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Proceedings of the World Congress on Engineering and Computer Science 2012 Vol I
WCECS 2012, October 24-26, 2012, San Francisco, USA
Stress-strain Analysis of the Temporomandibular
Joint with Subtotal Prosthesis
Josef Daněk, Taťjana Dostálová, Milan Hubáček, Nima Mahdian, and Jiřı́ Nedoma
(a)
Abstract—The aim of the paper is a stress-strain analysis of
the temporomandibular joint (TMJ) with subtotal replacement.
The temporomandibular joint is a complex, sensitive and highly
mobile joint which works bilaterally so each side influences the
contralateral joint and because of this the distribution of the
stresses is changed in the healthy joint as well. Detailed knowledge about function these are necessary for clinical application
of temporomandibular joint prosthesis and also help us estimate
the lifetime of the prosthesis a possibilities of alteration in the
contra lateral joint components. The mathematical model of
TMJ with replacement is based on the theory of semi-coercive
unilateral contact problems in linear elasticity. The numerical
solution is based on finite element approximation. The obtained
numerical results will be discussed.
Index Terms—temporomandibular joint, cysts, prosthesis,
finite element method, contact problem.
I. I NTRODUCTION
T
HE temporomandibular joints function symmetrically
and this harmony allows biting, chewing and speaking.
There are two types of movement: (a) rotary movement, (b)
sliding movement. Movements are mostly combined together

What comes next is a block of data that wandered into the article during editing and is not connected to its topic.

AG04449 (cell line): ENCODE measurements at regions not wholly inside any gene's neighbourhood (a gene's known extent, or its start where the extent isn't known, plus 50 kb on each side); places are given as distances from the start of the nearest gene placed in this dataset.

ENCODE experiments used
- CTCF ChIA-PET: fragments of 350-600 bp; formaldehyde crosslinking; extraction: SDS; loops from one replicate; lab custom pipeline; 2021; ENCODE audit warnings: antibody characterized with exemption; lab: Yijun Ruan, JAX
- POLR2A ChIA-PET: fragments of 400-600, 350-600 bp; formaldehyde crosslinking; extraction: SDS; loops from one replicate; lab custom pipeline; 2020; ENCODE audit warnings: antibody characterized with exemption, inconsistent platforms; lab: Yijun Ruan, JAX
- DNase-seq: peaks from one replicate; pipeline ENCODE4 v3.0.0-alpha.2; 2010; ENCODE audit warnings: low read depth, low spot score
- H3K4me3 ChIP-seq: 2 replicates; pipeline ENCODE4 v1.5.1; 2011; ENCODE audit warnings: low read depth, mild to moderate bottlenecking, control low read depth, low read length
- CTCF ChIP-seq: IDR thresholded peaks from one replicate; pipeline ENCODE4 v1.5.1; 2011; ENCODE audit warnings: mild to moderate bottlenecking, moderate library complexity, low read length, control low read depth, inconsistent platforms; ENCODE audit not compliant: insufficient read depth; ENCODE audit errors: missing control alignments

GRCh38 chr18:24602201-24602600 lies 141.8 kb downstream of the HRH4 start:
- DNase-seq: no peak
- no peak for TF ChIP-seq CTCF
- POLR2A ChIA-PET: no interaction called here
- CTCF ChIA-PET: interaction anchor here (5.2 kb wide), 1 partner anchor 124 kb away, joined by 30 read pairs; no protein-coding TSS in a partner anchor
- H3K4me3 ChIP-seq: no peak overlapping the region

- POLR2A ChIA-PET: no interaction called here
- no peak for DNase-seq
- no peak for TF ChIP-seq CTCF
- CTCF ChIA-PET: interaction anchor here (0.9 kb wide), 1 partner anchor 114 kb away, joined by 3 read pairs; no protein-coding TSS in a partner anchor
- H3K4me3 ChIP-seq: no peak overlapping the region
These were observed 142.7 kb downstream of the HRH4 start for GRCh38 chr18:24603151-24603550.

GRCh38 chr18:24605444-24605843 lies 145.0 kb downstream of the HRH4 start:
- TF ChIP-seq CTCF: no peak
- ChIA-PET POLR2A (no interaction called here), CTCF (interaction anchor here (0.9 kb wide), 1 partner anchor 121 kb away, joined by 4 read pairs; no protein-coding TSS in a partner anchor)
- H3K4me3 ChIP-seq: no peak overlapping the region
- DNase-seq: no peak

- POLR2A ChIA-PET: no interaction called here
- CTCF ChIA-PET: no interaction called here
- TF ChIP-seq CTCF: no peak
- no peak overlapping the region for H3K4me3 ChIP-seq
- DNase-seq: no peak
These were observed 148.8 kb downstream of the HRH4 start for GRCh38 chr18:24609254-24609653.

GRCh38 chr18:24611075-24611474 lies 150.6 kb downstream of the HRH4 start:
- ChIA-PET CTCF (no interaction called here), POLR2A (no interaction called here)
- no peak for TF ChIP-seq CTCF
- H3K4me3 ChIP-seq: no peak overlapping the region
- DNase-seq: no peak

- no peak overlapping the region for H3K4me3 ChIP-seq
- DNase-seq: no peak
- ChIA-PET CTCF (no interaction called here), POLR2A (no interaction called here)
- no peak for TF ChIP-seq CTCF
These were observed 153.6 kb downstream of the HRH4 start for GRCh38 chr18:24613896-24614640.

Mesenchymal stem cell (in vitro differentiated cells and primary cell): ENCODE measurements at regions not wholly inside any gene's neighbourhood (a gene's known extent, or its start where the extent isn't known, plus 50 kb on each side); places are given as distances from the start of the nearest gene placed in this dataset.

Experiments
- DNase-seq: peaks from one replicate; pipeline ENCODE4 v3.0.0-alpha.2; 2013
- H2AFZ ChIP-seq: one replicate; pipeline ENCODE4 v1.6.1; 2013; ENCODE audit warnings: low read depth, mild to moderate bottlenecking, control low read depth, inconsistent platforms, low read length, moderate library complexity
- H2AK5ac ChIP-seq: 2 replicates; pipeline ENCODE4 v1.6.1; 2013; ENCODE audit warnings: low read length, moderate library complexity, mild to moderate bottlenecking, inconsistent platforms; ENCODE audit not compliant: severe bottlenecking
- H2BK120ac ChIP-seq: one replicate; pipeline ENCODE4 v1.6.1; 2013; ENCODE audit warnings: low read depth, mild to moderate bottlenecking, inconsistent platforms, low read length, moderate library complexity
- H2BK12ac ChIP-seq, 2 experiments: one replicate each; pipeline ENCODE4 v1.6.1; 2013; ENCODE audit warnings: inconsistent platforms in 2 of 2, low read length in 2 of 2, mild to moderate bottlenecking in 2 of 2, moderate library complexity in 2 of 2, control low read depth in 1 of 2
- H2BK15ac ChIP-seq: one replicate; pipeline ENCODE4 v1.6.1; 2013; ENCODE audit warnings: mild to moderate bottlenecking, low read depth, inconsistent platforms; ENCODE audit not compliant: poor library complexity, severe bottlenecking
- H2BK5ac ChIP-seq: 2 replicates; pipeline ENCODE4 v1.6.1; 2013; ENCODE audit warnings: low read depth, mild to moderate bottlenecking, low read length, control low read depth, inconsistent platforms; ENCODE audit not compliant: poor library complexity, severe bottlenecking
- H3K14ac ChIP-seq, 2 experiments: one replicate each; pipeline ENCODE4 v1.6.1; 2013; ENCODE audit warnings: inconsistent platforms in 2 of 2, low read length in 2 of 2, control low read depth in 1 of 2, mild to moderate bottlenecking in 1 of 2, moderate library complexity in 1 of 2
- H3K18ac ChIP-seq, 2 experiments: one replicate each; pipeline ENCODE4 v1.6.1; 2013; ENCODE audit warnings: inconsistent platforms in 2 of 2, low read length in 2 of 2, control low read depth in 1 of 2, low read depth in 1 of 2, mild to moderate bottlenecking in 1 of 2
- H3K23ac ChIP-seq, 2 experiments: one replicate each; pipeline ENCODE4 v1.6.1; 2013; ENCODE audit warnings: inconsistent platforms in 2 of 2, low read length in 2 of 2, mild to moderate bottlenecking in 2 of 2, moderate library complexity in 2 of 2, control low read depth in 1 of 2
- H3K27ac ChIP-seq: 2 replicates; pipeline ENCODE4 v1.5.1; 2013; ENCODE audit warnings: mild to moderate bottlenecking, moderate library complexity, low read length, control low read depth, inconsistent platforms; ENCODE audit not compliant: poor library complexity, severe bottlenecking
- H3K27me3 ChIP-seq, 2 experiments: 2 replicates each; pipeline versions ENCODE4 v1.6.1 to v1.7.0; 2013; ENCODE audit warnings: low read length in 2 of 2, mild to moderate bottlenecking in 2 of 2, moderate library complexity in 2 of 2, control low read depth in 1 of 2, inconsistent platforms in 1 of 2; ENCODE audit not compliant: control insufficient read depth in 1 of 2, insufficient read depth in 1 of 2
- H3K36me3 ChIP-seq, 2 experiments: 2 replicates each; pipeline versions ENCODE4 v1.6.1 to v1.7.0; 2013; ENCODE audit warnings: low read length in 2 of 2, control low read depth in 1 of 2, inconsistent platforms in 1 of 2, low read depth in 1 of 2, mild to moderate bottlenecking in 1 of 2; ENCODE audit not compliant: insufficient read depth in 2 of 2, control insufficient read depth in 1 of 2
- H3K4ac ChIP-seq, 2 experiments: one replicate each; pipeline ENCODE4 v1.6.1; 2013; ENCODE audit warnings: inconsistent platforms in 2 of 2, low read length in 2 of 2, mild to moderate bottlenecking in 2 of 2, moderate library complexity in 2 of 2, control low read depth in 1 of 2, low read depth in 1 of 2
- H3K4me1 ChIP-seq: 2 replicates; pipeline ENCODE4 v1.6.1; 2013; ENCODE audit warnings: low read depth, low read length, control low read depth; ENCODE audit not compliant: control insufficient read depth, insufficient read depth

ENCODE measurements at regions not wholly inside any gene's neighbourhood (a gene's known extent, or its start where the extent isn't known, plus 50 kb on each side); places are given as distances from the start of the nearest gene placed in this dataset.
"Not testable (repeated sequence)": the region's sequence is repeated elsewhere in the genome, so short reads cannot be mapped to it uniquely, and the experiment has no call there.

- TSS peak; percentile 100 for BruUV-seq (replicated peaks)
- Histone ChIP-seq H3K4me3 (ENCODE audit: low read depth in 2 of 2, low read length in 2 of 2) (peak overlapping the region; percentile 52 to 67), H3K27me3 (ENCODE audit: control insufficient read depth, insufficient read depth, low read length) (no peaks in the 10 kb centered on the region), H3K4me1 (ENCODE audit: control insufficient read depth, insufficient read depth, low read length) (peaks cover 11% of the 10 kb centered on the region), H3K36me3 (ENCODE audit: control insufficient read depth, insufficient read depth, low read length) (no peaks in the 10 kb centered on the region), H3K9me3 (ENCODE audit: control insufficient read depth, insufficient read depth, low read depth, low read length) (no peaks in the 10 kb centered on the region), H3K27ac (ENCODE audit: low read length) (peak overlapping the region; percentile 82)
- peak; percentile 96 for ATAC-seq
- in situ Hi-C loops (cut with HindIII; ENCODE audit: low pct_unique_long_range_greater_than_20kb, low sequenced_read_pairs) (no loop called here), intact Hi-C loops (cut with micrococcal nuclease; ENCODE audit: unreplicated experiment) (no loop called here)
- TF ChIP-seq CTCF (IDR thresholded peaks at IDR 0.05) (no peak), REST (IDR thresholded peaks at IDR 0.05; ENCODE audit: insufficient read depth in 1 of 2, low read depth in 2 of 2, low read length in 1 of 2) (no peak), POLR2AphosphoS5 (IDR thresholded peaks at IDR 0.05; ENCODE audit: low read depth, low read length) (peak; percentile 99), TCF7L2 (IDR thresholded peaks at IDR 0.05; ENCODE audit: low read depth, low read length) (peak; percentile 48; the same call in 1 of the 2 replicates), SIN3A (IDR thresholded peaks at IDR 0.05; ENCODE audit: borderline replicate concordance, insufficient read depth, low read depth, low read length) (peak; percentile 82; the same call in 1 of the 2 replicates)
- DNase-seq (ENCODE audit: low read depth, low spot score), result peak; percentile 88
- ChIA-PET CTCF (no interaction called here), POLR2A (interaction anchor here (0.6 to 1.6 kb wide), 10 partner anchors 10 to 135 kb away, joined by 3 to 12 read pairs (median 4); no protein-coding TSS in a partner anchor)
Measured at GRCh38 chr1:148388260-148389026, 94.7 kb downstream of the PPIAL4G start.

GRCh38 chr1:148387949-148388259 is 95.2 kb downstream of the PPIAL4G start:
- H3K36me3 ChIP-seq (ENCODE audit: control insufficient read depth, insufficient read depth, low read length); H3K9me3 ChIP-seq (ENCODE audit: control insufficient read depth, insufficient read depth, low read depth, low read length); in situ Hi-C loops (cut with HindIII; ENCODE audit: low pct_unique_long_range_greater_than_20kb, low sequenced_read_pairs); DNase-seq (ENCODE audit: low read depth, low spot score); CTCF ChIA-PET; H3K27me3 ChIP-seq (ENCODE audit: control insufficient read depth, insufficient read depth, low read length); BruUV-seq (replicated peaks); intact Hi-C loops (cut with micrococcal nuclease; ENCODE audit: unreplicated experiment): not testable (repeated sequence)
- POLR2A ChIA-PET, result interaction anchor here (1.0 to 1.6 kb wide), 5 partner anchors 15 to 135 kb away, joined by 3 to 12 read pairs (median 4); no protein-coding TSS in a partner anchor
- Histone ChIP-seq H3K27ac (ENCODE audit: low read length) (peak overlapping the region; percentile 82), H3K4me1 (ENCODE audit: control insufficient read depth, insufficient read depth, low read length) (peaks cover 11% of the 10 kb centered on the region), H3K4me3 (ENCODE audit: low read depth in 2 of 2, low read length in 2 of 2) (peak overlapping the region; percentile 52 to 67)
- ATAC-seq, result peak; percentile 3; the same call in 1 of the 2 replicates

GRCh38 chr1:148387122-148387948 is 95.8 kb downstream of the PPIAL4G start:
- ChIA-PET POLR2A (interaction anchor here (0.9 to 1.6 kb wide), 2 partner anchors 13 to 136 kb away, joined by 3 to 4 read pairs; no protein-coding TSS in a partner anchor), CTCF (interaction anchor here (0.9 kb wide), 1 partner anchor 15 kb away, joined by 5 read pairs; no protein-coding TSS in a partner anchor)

resulting in the following jaw movements. Because the TMJ
is a bilateral joint, function or change of one side influences
the contralateral side. In our case the right TMJ is resected
and replaced by subtotal prosthesis. During the surgery the
medial pterygoid muscle, masseter muscle and temporal muscle were cut off and resutured to the replacement (subtotal
prosthesis UNILOC). Temporomandibular disorders (TMDs)
is a generic term and may occur for many reasons involve
among others pathological processes in condyle of mandible.
Temporomandibular disorders (TMDs) are a term embracing
a number of clinical problems that involve the masticatory
musculature, the temporomandibular joint and associated
structures, or both. These disorders are accompanied by pain
in the masticatory muscles, in the TMJ, and in the associated
hard and soft tissues. Other symptoms include limitation or
deviation in the mandibular range of motion, TMJ sounds,
and/or headaches and facial pain.
In this case we deal with patient, who underwent surgery
because of a large cyst (see Fig. 1a) on the right mandibular
Manuscript received June 22, 2012; revised July 23, 2012. This work was
supported by the European Regional Development Fund (ERDF), project
“NTIS - New Technologies for Information Society”, European Centre
of Excellence, CZ.1.05/1.1.00/02.0090 and by the Research project IGA
MZCR - NT/13351-4
J. Daněk is with the European Centre of Excellence NTIS New Technologies for Information Society, Faculty of Applied Sciences, University
of West Bohemia, Univerzitnı́ 22, 306 14 Plzeň, Czech Republic, e-mail:
[email protected]
T. Dostálová, M. Hubáček and N. Mahdian are with Charles University,
2nd Medical Faculty, Department of Paediatric Stomatology, University
Hospital in Motol, V Úvalu 84, Prague 15006, Czech Republic.
J. Nedoma is with the Institute of Computer Science, Academy of
Sciences of the Czech Republic, Pod Vodárenskou věžı́ 271/2, Prague 18207,
Czech Republic
ISBN: 978-988-19251-6-9
ISSN: 2078-0958 (Print); ISSN: 2078-0966 (Online)
(b)
Fig. 1.
Comparison of the jaw (a) before and (b) after the surgery.
ramus from the condyle to the angle of the mandible and
reconstruction by partial join prosthesis (see Fig. 1b) and
as further discussed in the case report, now two years after
surgery is the patient with minimal discomfort. Applying